Laundry, meanwhile, has become surprisingly easier. Why? When I rarely leave the house and never do so to meet anybody for professional reasons, I might as well wear the same pair of pants at least twice before washing them. I’m also finding myself okay with getting two days out of a shirt while the temperatures stay below the 70s.

And as long as I don’t work too hard gardening during what are supposed to be brief breaks from work. Fortunately or unfortunately, my seasonal outdoor distraction from my occupation is even stronger this spring. Because removing some plants and moving others around to make our house look better seems like one of the few things I can control in my life right now. 

Weekly output: backup bandwidth for working from home, WFH advice, Twitter coronavirus rules, ISP data caps

The demolition of this spring’s business-travel schedule concluded Friday with the cancellation of the Geoint 2020 Symposium, a late-April conference in Tampa at which I was set to write up talks for the show daily as I did at last year’s event in San Antonio. This will hurt financially in a way that all of my other canceled conferences haven’t–those few days of deadline writing would have yielded a nice big check on top of the paid travel. Yet I feel like I can’t really complain when I look at how much uglier business has gotten for news organizations in just the past few weeks.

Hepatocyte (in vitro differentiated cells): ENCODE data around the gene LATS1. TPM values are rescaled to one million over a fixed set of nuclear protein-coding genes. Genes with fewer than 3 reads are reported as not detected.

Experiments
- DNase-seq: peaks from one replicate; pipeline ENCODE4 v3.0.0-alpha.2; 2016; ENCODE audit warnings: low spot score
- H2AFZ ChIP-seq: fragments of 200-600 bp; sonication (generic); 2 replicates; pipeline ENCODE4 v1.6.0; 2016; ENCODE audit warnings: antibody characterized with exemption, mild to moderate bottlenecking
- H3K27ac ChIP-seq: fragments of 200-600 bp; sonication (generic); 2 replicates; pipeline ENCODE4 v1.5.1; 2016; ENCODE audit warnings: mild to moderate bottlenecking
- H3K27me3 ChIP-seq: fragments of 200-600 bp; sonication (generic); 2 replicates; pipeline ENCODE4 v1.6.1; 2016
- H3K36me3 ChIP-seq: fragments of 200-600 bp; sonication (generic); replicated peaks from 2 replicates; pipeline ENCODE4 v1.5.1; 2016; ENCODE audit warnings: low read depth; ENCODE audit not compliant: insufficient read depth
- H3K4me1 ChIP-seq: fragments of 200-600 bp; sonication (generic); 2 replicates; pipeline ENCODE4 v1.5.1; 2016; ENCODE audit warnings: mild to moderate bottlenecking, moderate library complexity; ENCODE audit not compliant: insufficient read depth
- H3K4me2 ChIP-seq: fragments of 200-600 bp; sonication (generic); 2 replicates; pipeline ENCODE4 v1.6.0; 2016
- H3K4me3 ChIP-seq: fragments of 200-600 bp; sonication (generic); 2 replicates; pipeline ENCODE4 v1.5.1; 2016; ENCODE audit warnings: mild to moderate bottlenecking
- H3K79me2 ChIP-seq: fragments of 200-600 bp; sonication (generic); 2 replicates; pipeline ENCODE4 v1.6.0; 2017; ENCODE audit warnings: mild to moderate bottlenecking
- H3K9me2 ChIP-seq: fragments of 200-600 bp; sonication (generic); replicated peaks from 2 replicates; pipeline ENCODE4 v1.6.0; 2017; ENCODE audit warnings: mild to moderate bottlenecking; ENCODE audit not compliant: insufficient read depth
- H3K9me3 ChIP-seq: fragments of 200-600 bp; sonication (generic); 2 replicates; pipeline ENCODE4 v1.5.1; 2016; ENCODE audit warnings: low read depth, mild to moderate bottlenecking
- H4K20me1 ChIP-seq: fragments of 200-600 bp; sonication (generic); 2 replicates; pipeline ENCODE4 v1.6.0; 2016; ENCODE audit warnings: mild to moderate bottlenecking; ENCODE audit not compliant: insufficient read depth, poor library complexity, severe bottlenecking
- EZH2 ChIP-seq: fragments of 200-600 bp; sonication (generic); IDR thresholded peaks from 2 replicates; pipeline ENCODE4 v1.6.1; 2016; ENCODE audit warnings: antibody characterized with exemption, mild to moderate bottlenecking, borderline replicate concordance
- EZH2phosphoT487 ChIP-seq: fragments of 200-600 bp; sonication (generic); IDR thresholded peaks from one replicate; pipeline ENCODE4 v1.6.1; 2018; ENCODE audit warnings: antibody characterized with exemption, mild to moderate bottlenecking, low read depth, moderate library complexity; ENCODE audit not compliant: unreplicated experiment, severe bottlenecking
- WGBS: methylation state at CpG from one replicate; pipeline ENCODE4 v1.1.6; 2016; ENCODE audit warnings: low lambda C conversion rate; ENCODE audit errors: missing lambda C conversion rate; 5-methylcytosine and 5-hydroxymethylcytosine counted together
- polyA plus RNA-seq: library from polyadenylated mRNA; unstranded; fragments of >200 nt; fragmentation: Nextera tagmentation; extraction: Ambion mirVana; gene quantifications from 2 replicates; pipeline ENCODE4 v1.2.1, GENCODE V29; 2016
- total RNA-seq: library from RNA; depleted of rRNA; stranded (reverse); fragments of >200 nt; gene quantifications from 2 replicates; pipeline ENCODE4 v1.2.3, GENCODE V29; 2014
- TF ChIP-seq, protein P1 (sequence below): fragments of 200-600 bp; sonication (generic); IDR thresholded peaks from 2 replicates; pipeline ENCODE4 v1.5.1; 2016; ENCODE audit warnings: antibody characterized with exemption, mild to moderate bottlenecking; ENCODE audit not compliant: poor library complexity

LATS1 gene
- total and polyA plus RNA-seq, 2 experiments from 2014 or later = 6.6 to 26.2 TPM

(Sorry if I’m getting you down. Please enjoy a picture of cherry blossoms, taken far from any crowds in D.C.)

3/16/2020: Working or learning from home: Telecoms give boost in bandwidth to keep us online, USA Today